April 20, 2020
Writings In Isolation
I know I am in trouble but I am not sure why. I had come inside, sure, but that was normal. I had to use the bathroom, so I did what any reasonable person would do: took a shit somewhere discreet. This is all typical, no surprises yet, nothing out of the ordinary. But! When my good friends came back into the room, they started yelling at me in their strange language! Absolutely baffling. In a panic, I screamed back saying “I am just trying my best here!” As always, they did not understand.
In preparation for the coming global lockdown consumers around the world have begun to stockpile bags and other must-have items. Store shelves have been cleared out over the last 12 hours, and consumers are in a panic to ensure they have the necessities of life. There have been reports of small fights breaking out in aisles of stores across the city as high tensions flared up and broke out into physical violence. The few lucky households who have managed to buy anything are storing their supplies in neat rows in freezers so as to better preserve them through the coming months. Markets took a steep dive as global supply chains shuddered to a halt, and the effects of this sudden slowdown reverberated through the world.
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Once the shutdown came, we knew we had to leave. We took one look at our 200 square foot apartment, and asked ourselves how long we would last before losing our minds in there. So we stole two horses from the petting zoo, and fled. We rode for twelve hours a day that first week.
We come up on an abandoned house; it is boarded over, foreclosed on. A sad little note flaps in the wind. Seems like the owners left overnight. Clothing is strewn along the cheap carpet, and half-packed bags sit on an unmade bed. In the closet there are two pairs of the same shoes. Little black pumps. Embroidered calfskin. They remind me of snake molting. Brown dotted lines run loop-de-loops along the toes.
It’s dinner time. Last night someone stole our copper pot while we slept. We make do. We fill the shoes with our beans, and rest them over the gas burners. Our last meal for the next few days. The soles melt, and the tiny home fills with acrid smoke. Tomorrow, we will leave here, and never think of it again. In a month, it will be our last memory of what the world was like.
I crash into my chair with a heavy sigh. I leaf through the photos handed to me by a worried photographer. Bright flash illuminating a tiny kitchen. I see this image when I close my eyes: a mess, liquid everywhere, and feet blurred out for privacy, scattered cheerios, dirty tiles. I am haunted by the bodies of the roommates which I know are in the next room, just out of the frame. This kind of thing has only gotten more common over the last month. The more time people spend together, pent up in their tiny condos, their little shoeboxes, the more they lash out. We weren’t made for this kind of isolation.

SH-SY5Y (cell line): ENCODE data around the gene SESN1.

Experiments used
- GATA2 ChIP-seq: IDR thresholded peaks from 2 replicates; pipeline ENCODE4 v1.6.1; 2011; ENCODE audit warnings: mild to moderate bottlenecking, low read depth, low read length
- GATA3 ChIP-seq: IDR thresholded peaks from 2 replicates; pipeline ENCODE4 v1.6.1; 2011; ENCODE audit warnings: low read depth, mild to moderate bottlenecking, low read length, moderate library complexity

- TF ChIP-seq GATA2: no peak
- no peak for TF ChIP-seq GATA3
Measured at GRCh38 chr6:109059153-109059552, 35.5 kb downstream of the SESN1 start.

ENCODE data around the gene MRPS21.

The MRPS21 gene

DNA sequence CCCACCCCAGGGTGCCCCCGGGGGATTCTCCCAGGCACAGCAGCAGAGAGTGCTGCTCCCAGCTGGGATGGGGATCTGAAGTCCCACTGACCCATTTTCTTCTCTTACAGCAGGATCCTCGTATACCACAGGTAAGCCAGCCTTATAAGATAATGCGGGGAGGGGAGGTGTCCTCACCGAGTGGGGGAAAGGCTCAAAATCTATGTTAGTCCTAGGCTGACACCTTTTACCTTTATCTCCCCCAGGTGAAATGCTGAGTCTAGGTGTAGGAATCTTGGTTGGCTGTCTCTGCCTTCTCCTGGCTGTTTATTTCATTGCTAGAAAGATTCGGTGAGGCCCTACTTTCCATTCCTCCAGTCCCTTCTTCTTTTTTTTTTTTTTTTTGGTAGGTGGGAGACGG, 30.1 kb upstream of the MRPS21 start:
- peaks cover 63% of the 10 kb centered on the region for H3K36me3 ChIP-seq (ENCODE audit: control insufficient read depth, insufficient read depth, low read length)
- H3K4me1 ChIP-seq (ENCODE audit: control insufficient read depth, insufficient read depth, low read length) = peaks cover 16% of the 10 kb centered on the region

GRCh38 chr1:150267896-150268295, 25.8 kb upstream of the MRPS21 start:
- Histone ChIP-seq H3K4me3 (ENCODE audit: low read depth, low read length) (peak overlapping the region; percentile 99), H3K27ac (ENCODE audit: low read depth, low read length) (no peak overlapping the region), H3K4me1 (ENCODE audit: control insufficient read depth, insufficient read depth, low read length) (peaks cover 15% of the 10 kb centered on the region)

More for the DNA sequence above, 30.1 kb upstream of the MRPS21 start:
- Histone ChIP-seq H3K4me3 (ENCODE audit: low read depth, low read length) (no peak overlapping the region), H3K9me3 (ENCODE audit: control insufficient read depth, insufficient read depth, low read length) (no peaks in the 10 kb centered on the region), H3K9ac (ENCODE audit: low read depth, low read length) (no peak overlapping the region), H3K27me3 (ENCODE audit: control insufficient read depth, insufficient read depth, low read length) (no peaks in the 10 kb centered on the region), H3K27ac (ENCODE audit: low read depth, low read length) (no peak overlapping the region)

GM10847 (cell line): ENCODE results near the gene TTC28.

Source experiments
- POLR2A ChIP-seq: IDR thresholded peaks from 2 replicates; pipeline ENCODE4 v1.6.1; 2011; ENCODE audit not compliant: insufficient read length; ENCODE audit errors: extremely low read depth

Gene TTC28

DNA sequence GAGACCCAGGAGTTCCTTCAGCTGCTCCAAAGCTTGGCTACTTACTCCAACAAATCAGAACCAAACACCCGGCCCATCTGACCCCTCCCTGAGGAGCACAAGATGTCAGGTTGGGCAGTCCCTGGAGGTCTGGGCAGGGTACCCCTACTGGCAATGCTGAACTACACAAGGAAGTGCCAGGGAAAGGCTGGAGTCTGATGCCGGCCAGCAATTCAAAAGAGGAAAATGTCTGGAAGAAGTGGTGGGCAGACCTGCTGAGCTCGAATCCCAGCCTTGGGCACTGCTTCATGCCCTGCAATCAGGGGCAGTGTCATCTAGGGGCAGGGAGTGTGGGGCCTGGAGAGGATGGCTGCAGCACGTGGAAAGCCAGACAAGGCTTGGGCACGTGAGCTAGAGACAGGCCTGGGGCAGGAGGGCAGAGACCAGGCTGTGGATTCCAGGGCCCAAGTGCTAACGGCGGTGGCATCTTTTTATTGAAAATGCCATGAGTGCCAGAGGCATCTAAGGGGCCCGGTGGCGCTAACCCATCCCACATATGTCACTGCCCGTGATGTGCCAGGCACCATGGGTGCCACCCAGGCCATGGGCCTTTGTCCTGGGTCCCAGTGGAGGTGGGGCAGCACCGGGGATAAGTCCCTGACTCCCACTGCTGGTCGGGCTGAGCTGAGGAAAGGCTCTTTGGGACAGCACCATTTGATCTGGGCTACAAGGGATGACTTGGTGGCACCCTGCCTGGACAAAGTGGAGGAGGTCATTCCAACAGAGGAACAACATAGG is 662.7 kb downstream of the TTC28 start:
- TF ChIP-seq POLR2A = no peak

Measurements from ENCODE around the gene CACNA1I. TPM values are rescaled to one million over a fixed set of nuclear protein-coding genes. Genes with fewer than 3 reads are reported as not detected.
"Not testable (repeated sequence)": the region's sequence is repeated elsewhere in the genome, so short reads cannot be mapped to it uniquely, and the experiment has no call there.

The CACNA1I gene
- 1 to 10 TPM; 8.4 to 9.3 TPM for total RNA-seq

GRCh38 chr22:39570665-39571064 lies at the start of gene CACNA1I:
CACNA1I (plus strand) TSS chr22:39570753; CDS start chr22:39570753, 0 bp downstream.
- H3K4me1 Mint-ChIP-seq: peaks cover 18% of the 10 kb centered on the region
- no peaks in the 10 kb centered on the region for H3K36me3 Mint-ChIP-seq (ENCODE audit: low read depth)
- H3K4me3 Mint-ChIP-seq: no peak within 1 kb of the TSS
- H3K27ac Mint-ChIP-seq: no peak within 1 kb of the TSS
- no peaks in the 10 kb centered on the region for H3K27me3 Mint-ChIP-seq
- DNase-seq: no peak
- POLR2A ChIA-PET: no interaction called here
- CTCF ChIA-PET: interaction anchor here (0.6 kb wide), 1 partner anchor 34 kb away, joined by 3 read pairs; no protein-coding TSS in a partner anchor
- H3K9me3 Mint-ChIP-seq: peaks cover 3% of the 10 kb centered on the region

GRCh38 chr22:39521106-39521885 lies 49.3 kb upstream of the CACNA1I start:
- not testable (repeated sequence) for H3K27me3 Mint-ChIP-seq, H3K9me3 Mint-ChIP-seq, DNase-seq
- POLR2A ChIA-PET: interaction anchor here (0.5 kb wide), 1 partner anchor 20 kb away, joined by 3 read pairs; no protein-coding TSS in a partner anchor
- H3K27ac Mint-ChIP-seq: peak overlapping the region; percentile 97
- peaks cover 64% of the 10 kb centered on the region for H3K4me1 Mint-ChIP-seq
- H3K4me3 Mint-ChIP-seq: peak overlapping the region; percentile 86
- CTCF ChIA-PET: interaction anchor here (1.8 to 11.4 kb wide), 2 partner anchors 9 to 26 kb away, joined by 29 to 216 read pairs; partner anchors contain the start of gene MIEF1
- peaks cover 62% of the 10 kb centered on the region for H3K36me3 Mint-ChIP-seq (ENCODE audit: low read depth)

I take five heavy breaths. Amidst it all, I am trying to understand the senselessness of the violence, of such cruelty. As I stare at the spilled cheerios, at the sad milk stain, I notice that something is a bit off. There is a shimmer to some of the O’s. They sit with too much lustre. I run to grab my loupe, and look closer at the image. My hand shakes, my breath runs ragged.
I was nine when my father first sat me down and warned me about her. He said she would know we had talked. She had been here for as long as he knew. She had long hair, in rats nests, and delicately manicured fingernails. She wore two crystalline rings: one, tinted pink with a clear band, and one the colour of blushing skin. He said “if she finds you, those two rings will be the last thing you will remember.”
Now, as I sit alone, hugging the porcelain of my toilet and retching (hangover? flu?). This conversation plays itself on a loop in my head. My quiet apartment seems to taunt me, and I think for a moment that I hear a soft voice.
Thanks for giving me a call today. Unfortunately, I’ve got some rough news. As I’m sure you know, we’ve really started bleeding money over the last few weeks, and it’s looking like we have to make some tough choices. While you’re a great team player, and the whole office likes you, we just won’t be able to keep you on staff moving forward. I know it’s tough. If there’s anything you need, please reach out. HR will be in touch with the paperwork shortly.
Best of luck!
She is Midas; everything she touches (my face, my pale chest, my frail arms) congeals into gold. These condom wrappers, strewn on the bed were grey once; they now crinkle and flake.
I run my hand up her leg, trying to find the line between skin and leather. She slaps it away, pushes me further under the covers, tells me to not to come up until she is finished. Her hands are in my hair, and I feel it changing, becoming heavy as it too turns to gold. I take off the fifth condom we have used, throwing it onto the gingham covers where it sits like a dirty cloud on a clear sky.
She takes her knee-high boots off, and I admire their corset-lace; she throws them at me and they fall onto the bed; she walks into a shower; I take one last breath as I watch the red marks from her fingertips fade.
Photography: Kyle Berger
Words: Greyson James